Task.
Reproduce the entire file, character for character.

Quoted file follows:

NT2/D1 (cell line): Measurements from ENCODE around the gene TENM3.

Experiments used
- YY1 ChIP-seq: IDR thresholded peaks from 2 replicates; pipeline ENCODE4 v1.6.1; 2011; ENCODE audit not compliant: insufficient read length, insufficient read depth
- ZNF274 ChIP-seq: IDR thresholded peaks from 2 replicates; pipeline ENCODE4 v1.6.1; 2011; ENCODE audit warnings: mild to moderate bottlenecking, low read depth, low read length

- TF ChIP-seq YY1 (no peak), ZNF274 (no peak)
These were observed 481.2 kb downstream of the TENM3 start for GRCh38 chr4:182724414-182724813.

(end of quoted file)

NT2/D1 (cell line): Measurements from ENCODE around the gene TENM3.

Experiments used
- YY1 ChIP-seq: IDR thresholded peaks from 2 replicates; pipeline ENCODE4 v1.6.1; 2011; ENCODE audit not compliant: insufficient read length, insufficient read depth
- ZNF274 ChIP-seq: IDR thresholded peaks from 2 replicates; pipeline ENCODE4 v1.6.1; 2011; ENCODE audit warnings: mild to moderate bottlenecking, low read depth, low read length

- TF ChIP-seq YY1 (no peak), ZNF274 (no peak)
These were observed 481.2 kb downstream of the TENM3 start for GRCh38 chr4:182724414-182724813.